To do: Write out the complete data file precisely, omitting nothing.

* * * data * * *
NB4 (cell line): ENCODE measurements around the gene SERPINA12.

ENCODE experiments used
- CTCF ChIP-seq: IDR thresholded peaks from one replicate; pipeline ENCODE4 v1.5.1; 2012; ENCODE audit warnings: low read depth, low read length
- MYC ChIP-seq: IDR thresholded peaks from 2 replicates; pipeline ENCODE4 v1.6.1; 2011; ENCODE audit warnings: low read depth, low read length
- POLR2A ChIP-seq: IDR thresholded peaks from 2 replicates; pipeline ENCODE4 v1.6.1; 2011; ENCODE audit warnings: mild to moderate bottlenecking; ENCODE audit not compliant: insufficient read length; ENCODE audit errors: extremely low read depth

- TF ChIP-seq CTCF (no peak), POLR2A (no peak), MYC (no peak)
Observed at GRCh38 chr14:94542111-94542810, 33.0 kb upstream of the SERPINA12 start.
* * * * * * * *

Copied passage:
NB4 (cell line): ENCODE measurements around the gene SERPINA12.

ENCODE experiments used
- CTCF ChIP-seq: IDR thresholded peaks from one replicate; pipeline ENCODE4 v1.5.1; 2012; ENCODE audit warnings: low read depth, low read length
- MYC ChIP-seq: IDR thresholded peaks from 2 replicates; pipeline ENCODE4 v1.6.1; 2011; ENCODE audit warnings: low read depth, low read length
- POLR2A ChIP-seq: IDR thresholded peaks from 2 replicates; pipeline ENCODE4 v1.6.1; 2011; ENCODE audit warnings: mild to moderate bottlenecking; ENCODE audit not compliant: insufficient read length; ENCODE audit errors: extremely low read depth

- TF ChIP-seq CTCF (no peak), POLR2A (no peak), MYC (no peak)
Observed at GRCh38 chr14:94542111-94542810, 33.0 kb upstream of the SERPINA12 start.